IKEA is a company that hates air. Not the kind that you can breathe freely in the Swedish forest, but the kind that you pack and ship for no reason. In the beginning of the 2000s, the company organized a competition among its employees. The challenge: find a new way to get rid of air. The winner came up with a better way of transporting tea lights, - the metal cups around the candles were redesigned to sit neatly on top of one another - and so received a two-week vacation to Thailand.

Packing furniture in such a way that it is flat, light and easily taken by the clients is one of the many inventions that made IKEA’s founder, Ingvar Kamprad, one of the richest men in the world. People who closely work with the Swedish entrepreneur say that he is a brilliant marketer, who never makes a mistake. The strategies of Kamprad are studied and examined by major entrepreneurs from around the world.

The story goes that Kamprad founded IKEA at the age of 17, after his father gave him money because he had done well in school. But even before this, the youth made extra money by buying matches in the city and reselling them in smaller quantities in the village. He made up the name IKEA from his own initials (I.K.) plus the first letters of Elmtaryd and Agunnaryd, the farm and village where he grew up.

In the beginning Kamprad traded many different things, but the biggest demand was for pens. At the beginning of the 1940s, pens were a novelty in Sweden. Kamprad ordered 500 pens from Paris, taking a loan of 63 USD in a district bank. According to Kamprad, this was the first and the last loan that he took in his life. The first furniture he sold was a chair, which he called Root. This was the beginning of another IKEA trend: naming products after lakes, cities and people, instead of numbering them. Some sources say this is because Kamprad is dyslectic and couldn’t remember numbers.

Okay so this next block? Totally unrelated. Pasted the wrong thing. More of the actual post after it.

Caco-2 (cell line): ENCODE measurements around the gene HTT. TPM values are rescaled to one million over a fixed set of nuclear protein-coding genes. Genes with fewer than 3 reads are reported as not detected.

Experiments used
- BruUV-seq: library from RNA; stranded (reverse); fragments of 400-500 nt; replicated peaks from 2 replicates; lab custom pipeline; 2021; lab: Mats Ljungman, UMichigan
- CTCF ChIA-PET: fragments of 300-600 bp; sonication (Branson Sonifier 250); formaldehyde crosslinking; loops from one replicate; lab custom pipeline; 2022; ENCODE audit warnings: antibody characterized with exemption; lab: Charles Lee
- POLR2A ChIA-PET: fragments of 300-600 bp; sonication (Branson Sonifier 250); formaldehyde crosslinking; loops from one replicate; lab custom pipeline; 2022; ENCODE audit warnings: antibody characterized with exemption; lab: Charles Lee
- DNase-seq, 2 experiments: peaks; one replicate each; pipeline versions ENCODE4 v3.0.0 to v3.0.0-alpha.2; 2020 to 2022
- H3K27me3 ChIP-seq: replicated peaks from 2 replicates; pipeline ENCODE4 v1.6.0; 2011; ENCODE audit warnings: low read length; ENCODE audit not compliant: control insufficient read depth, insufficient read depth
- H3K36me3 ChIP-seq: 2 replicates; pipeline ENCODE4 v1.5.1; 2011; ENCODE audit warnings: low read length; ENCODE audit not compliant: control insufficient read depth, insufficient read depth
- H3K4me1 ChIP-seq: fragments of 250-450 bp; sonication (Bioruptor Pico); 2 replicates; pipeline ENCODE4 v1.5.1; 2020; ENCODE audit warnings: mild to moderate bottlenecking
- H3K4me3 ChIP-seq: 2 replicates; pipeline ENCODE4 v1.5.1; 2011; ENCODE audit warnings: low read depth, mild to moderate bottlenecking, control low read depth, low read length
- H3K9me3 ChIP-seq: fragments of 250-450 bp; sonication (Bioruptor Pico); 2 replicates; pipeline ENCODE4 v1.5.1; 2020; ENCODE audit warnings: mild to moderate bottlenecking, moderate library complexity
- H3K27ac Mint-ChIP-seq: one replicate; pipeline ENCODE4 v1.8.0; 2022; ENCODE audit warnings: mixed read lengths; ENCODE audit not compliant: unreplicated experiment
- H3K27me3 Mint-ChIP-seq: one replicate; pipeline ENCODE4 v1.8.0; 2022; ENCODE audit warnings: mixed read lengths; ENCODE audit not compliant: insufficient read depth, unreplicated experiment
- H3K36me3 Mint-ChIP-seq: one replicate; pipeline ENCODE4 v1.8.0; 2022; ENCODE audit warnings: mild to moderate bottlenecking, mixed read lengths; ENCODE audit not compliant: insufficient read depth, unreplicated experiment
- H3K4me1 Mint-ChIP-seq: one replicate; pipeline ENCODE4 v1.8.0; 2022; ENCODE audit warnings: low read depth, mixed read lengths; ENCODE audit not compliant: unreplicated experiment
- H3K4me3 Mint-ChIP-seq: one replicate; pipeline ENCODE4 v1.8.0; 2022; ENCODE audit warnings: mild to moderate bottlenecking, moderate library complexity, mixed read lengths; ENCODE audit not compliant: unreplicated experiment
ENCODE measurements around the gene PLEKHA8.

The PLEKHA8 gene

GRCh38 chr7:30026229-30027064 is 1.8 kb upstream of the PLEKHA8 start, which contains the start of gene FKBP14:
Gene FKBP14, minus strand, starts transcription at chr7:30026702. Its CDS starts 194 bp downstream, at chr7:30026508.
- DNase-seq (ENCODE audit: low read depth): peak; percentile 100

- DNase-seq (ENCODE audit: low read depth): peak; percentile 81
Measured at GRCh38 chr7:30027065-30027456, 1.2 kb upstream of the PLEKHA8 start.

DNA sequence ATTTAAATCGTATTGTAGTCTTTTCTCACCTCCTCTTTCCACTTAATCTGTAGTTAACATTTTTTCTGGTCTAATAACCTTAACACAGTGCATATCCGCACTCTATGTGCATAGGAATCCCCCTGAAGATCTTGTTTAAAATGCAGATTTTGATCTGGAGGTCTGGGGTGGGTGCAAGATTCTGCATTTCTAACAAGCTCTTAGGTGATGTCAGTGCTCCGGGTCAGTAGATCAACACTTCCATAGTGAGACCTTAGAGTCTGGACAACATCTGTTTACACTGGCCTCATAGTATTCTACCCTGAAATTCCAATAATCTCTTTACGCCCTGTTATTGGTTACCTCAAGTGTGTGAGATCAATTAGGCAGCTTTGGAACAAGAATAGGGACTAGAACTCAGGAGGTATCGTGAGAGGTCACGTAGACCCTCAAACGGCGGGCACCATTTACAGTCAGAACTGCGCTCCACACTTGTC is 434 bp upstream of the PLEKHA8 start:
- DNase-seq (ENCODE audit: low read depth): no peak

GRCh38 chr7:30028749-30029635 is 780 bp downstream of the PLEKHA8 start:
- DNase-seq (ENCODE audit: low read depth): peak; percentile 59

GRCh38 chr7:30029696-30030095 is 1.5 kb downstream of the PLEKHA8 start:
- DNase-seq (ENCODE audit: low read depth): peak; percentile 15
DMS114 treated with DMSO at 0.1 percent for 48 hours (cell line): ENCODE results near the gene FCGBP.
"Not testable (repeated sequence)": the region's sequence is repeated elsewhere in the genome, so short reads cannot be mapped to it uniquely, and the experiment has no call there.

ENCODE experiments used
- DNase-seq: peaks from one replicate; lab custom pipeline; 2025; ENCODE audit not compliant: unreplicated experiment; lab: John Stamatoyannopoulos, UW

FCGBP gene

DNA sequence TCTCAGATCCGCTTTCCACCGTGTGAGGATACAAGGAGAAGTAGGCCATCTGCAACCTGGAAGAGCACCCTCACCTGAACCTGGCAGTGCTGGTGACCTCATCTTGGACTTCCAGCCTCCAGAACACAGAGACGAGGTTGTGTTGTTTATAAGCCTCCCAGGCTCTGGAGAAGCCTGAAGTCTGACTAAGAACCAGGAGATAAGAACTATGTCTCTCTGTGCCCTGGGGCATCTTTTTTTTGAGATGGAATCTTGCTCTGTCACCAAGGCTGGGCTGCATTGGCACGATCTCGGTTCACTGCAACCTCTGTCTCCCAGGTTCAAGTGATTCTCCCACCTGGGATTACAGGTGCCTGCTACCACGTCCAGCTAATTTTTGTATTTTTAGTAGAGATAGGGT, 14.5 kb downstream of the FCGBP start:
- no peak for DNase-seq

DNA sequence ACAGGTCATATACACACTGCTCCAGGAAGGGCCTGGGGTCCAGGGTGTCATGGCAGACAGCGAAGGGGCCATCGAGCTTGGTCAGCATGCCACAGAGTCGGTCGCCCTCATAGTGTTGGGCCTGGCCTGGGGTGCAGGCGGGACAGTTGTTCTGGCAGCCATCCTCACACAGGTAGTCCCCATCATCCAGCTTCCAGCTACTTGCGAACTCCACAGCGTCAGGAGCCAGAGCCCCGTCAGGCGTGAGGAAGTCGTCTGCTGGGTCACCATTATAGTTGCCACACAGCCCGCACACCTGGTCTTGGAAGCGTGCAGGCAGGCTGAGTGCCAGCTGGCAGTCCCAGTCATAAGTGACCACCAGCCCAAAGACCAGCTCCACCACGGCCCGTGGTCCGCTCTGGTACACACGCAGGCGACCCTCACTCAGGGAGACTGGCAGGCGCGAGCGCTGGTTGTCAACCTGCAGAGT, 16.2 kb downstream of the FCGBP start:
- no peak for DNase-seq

Picture: IKEA

The IKEA restaurant was another brilliant marketing tools the young entrepreneur came up with. To attract prospective customers to the presentation of the store, Kamprad promised a free cup of coffee to everyone who would come. To his surprise and probably consternation, this attracted more than a thousand people. In the end, everybody got coffee and every IKEA store ended up with a fast food restaurant.

In the early 60’s, Kamprad went on a trip to the United States. There he first saw how the Cash & Carry trade system worked. He liked that form of trade where customers paid in cash and then carry the goods away themselves. Back home, Kamprad opened a 31,000 square meter IKEA Kungens Kurva store near Stockholm and arranged his goods the American way, with improvements.

First, the store was opened in a suburb, where rental land costs were much lower, and there was space to park. Second, the company started selling the ready-to-assemble furniture, wrapped in a flat package. This was easier and cheaper to transport, and Kamprad had noticed that people actually liked to self-assemble cabinets and sofas. To encourage customers to go shopping in IKEA, he started selling roof racks for cars for a knockdown price.

Picture: Adamo Di Loreto

There was one thing Kamprad did not take into account when opening his shop: a possible shortage of goods. A huge number of people swept the IKEA products from the store’s shelves. Even in such a large store there weren’t so many goods and staff couldn’t keep up with the demand, so Kamprad opened a self-service warehouse. So, quite by accident, IKEA found another formula for success. Now every IKEA furniture store is a kind of showroom, where visitors can see rooms in a row and imagine what a particular style will look like in their own house. The customers then pick up the packages in the warehouse, take them home and assemble the furniture themselves.

In 1986, Ingvar Kamprad retired and became advisor to the parent company INGKA Holding B.V. With an estimated net worth of $3.8 Billion in 2014, Kamprad has a reputation of not liking to spend money. In some stories about him, it is said that he takes the subway to work, and that when he drives, it's an old Volvo. There is even a rumor that when he stays in a hotel, and wants to drink one of those expensive sodas from the minibar, he replaces it later with one picked up from a nearby supermarket.

As of June 2015, IKEA owns and operates 353 stores in 46 countries, and it still doesn’t ship air.

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